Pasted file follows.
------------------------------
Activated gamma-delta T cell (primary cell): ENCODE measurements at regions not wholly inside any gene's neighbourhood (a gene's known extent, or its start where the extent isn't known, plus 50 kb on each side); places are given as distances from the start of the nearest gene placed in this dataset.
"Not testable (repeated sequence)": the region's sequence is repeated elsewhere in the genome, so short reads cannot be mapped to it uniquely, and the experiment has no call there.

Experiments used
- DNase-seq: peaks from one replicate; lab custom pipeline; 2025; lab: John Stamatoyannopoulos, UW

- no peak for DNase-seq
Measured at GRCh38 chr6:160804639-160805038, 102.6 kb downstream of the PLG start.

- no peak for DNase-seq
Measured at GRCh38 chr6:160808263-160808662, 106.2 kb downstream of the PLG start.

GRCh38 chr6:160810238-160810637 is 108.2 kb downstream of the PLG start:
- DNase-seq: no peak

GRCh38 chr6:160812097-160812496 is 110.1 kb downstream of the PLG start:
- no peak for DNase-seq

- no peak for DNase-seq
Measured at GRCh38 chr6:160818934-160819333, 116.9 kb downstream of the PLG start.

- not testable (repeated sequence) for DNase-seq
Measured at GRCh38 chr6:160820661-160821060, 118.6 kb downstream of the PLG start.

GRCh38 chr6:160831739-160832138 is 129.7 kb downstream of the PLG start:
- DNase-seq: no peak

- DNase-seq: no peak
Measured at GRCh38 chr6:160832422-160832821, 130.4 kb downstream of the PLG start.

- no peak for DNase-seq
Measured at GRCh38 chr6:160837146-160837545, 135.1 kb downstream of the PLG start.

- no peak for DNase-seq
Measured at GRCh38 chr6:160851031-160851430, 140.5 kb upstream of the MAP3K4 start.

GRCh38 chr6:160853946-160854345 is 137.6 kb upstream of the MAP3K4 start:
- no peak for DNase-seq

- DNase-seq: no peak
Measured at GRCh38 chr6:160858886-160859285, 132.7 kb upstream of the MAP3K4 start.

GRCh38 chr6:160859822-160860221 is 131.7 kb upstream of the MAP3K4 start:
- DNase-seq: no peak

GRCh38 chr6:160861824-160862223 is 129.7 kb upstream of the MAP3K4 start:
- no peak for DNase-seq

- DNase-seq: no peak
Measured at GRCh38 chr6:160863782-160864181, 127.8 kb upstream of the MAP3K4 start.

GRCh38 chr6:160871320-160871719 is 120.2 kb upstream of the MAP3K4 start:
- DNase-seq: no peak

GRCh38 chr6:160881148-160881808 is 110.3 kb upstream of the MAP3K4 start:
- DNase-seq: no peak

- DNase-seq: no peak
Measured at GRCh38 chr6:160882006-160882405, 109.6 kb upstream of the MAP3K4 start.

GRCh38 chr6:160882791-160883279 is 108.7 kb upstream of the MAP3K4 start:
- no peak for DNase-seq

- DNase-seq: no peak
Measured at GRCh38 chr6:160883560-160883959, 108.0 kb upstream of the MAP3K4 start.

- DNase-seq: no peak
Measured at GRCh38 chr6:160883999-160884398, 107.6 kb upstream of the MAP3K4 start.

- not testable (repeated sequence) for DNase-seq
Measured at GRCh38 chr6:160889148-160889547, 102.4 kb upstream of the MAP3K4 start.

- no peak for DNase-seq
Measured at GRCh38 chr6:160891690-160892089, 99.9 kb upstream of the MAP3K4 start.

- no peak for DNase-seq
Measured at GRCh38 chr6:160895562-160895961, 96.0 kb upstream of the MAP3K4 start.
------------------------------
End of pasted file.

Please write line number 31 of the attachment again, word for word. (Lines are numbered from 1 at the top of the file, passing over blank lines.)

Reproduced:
GRCh38 chr6:160861824-160862223 is 129.7 kb upstream of the MAP3K4 start: